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MY WORDS FOR BEAUTY
We do not come into the world.
We come out of it, like a wave comes out of the ocean.
We belong here.
This is our home.
We thank the world for giving us Linda to know and love.
Today, with gratitude and sorrow, we give her back.
Sorrow because I miss you so much. Tho I feel you in my heart, it is the touch of your hand I miss; I miss the great relief of having you to talk to.
But I am grateful to have known and loved you, Linda. Thank you for truly loving me everyday, thank you for all your kindness and all the little things you did to make me feel special.
Thank you for your message, your true message which isn’t just for me but for everyone, it is so simple, so direct – be happy. That is the one great wish Linda now has for us all – be happy.
Now I let you go into the sands of time.
Published on: April 14, 2016 | Last Updated: April 14, 2016 4:00 AM MDT
Reid Dickie was a mentor to a young Steve Burgess. ROSENA FUNG / SWERVE
Many pop-culture giants have died in 2016. David Bowie; Glenn Frey of the Eagles; Paul Kantner of Jefferson Airplane; Maurice White of Earth, Wind, and Fire; Reid Dickie of Shoal Lake, Man. I realize that last name will lack resonance for most people. But in my world Reid Dickie was a rock star. He was that rare treasure some people find—a mentor, a role model. A personal giant.
Reid died on Feb. 21 in Winnipeg. My shock upon seeing his obituary on Facebook was twofold. There was the fact of his death at only 66, and the fact that other people had taken notice. But why wouldn’t they? Reid Dickie was a legend in Winnipeg circles, a pioneer of alternative FM radio, creator of bizarre music videos for the likes of Pere Ubu, and, later, along with his beloved late wife, Linda Tooley, the proprietor of the Corydon Avenue clothing store If You Have to Get Dressed in the Morning. Together they founded the DickTool Co. to showcase their art. As a young man he self-published a book of poems called Prism Prisons and later created an art piece by nailing copies of it to a wooden frame and leaving it outdoors all Winnipeg winter. He called it “Reverse Miracle—bad poetry treated badly.” One of his projects was titled “Typographical Man Beheads Himself With His Own Acts.”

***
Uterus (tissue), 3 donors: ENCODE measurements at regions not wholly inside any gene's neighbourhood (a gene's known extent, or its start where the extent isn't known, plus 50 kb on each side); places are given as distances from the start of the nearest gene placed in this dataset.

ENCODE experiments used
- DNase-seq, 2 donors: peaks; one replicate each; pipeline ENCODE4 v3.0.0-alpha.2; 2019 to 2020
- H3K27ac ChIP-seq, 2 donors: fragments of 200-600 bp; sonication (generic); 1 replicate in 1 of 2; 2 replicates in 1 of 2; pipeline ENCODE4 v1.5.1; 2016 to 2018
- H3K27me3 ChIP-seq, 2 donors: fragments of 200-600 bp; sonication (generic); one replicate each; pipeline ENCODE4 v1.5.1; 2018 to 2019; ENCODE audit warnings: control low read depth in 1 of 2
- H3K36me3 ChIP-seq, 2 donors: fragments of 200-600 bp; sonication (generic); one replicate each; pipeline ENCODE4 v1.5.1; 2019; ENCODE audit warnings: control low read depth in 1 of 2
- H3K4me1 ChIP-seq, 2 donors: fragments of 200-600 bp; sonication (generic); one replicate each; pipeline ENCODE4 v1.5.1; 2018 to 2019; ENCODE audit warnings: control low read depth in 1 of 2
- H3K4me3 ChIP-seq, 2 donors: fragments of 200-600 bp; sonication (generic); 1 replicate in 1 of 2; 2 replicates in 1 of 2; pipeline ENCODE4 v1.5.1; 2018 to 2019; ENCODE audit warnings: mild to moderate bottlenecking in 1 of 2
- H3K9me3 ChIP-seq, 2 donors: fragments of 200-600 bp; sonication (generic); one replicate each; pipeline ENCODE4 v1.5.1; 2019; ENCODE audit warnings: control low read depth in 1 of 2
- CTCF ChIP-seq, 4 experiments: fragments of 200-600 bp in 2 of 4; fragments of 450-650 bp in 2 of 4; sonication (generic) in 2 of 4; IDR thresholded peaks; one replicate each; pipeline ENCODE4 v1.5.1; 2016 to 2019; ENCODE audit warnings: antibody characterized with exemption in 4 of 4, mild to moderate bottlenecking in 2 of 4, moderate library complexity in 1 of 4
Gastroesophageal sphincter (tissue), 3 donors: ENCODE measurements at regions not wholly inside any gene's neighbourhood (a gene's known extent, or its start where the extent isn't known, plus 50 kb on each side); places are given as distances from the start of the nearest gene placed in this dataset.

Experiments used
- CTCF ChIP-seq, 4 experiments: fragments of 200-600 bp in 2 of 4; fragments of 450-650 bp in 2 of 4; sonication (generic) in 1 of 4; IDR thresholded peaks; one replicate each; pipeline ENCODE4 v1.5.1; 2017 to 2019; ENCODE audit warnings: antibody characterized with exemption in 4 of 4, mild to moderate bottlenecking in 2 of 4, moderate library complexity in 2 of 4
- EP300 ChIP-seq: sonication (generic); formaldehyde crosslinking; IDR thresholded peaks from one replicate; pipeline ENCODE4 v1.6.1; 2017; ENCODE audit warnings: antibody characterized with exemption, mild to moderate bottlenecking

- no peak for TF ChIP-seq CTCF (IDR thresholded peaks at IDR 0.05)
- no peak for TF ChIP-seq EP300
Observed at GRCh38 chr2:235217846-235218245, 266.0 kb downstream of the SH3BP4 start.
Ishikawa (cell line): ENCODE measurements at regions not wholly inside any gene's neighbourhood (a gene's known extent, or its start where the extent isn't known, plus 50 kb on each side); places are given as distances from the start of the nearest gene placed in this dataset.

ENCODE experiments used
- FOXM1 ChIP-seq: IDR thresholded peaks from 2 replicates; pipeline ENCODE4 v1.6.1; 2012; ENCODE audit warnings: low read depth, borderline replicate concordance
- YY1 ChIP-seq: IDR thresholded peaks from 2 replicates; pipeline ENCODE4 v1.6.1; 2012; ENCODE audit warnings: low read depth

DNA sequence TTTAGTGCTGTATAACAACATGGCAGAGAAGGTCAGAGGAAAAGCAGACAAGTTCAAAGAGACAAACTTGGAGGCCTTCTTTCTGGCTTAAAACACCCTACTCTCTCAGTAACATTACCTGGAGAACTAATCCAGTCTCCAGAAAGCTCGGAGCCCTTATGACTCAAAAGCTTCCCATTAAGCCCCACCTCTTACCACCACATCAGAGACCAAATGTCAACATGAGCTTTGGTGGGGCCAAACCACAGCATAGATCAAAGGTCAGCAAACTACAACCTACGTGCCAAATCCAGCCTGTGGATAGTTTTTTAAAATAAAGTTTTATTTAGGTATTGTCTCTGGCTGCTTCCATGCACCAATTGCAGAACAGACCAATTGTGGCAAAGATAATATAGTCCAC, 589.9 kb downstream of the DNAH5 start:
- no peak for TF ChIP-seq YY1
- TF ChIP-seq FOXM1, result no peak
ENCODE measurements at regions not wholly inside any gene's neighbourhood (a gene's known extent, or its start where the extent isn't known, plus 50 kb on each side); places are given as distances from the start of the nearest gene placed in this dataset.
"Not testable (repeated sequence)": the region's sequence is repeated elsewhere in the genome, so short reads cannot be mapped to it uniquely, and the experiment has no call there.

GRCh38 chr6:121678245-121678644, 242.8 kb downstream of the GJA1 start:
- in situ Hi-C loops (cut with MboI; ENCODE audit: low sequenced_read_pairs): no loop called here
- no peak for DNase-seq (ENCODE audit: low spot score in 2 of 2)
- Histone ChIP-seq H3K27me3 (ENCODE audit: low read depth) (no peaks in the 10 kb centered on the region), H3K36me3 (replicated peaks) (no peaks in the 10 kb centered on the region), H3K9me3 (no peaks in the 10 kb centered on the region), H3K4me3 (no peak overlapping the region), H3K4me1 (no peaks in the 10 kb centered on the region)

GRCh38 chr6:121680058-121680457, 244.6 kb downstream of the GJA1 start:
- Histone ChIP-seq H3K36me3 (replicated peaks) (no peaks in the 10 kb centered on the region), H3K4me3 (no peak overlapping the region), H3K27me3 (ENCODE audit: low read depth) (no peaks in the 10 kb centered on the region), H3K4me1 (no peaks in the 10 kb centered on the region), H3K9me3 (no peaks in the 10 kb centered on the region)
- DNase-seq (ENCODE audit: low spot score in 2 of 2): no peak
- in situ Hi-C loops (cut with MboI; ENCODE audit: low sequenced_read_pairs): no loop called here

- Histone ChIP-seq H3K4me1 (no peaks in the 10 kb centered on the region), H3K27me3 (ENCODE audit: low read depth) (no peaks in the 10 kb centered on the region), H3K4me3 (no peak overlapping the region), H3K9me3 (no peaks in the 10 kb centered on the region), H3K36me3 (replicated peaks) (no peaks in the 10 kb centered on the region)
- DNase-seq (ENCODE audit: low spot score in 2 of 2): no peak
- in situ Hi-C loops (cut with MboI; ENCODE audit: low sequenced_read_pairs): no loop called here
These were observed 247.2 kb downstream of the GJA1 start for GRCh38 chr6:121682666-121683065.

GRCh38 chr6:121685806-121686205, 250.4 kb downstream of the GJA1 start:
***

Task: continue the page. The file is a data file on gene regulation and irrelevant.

So the fact that Reid’s death would be publicly noted should not have been surprising. Yet I was still surprised. Because in my illogical universe Reid seemed like a personal spirit, like the “familiar” of ancient mythology who acted as one’s otherworldly helper. My long-ago friendship with him was so much a part of my personal history that I forgot he also existed for other people.
I was 14 years old. Our family home in Brandon, Man. was just down the street from the headquarters of CKX Television and Radio. At the time, CKX was the only game in town in both of those media. Reid Dickie was the late-night DJ. Benefiting from the lack of management scrutiny at that hour, Reid would play an eclectic array of music that would have been remarkable even on a station that didn’t typically feature the likes of Paul Anka and Tony Orlando & Dawn.
One night I called to request a song called “Satori Part II” by the Flower Travellin’ Band. He dutifully spun it, then followed up by saying, “Yeesh, that was terrible.” (He had a case. It’s on YouTube. Judge for yourself.)
Incensed, I called back. We ended up chatting for two hours. He invited me to drop by the station some night. And I did. I would creep quietly to the phone and call first so he could leave the side door open. Then with a careful tread across creaky floorboards I would slip out the back door and down the dark street. Reid would buy me a soft drink from the station’s vending machine. I would sit in the control room while he spun records and we would shoot the breeze about music and whatever.
It all sounds potentially sordid. It wasn’t. Perhaps I was naive but, if so, I was also lucky. Reid was not seeking teenage groupies to satisfy dark lusts. He was a 23-year-old guy stuck playing records in the middle of the night in the middle of cultural nowhere. I was a precocious and enthusiastic lad with a lot to say, perhaps not all of it youthful drivel, willing to keep him company through dreary all-night shifts. We were pals. Unlikely ones, but still.